May, June, and July are the months to hunt for chanterelles. The common black chanterelle (Craterellus cornucopioides) usually appears before the yellow and red chanterelles. In central Arkansas, it can be found in May. Woods containing black-jack oaks (Quercus marilandica) are a good place to look for this chanterelle. In June and July, the two yellow chanterelles (Cantharellus cibarius and C. lateritius) and our common red chanterelle, (Cantharellus cinnabarinus) can be found growing in woods that contain oak trees.
Some other mushrooms found during the summer months include many different species in the genus Amanita, such as the lovely but deadly poisonous destroying angel (Amanita bisporigera) and the beautiful and showy “American Caesar’s" Mushroom (A. jacksonii). Also present are members of the group called boletes, some of which are edible while others cause gastrointestinal upsets, species in the sister genera Lactarius (which exude a substance reminiscent of milk) and Russula, waxy caps (highly colored members of the genus Hygrocybe), and the summer oyster mushroom (Pleurotus pulmonarius).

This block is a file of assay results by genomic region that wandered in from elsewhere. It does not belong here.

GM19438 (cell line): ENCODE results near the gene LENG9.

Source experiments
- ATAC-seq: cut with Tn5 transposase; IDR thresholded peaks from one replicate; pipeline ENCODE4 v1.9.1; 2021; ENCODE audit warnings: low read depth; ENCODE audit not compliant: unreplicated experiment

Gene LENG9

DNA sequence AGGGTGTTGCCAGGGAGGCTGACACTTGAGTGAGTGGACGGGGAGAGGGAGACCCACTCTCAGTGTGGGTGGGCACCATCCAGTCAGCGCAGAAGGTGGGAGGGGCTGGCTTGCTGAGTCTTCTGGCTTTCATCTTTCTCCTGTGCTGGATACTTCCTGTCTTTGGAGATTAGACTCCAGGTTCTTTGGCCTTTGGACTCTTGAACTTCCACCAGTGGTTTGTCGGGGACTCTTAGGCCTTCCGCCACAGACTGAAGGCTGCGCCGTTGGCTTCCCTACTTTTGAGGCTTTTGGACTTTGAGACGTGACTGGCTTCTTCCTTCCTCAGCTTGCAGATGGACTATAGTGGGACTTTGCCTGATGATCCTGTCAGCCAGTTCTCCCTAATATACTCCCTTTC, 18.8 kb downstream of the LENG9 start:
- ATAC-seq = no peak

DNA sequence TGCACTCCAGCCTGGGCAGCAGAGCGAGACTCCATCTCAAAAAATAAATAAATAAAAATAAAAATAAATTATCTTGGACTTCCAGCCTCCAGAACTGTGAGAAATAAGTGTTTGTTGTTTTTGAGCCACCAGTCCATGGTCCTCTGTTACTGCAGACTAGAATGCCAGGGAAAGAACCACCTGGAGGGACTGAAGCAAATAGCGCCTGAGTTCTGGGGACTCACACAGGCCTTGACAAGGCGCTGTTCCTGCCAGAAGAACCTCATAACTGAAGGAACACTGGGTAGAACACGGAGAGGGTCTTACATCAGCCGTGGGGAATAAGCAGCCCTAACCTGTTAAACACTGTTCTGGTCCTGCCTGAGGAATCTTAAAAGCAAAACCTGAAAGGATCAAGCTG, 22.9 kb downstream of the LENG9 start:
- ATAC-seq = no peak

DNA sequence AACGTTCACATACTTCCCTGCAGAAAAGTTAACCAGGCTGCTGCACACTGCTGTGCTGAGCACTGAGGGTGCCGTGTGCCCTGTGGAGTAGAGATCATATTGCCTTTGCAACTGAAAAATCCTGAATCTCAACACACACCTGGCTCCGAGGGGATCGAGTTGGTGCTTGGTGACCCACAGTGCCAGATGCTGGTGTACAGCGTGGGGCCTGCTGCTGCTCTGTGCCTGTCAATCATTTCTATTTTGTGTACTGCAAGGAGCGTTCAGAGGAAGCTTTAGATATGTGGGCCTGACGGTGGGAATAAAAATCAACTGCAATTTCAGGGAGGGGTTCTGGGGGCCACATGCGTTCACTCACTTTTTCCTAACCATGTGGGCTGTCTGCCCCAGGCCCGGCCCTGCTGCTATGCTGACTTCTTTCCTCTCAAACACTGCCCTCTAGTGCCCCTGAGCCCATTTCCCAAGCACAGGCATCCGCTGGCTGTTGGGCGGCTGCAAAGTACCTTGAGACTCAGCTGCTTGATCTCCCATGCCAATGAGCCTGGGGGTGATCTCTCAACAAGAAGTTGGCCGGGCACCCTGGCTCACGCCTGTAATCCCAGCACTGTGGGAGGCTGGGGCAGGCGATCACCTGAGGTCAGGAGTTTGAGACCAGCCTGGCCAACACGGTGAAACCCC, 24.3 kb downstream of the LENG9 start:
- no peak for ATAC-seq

Common Black Chanterelle (Craterellus cornucopioides)
Common Red Chanterelle (Cantharellus cinnabarinus)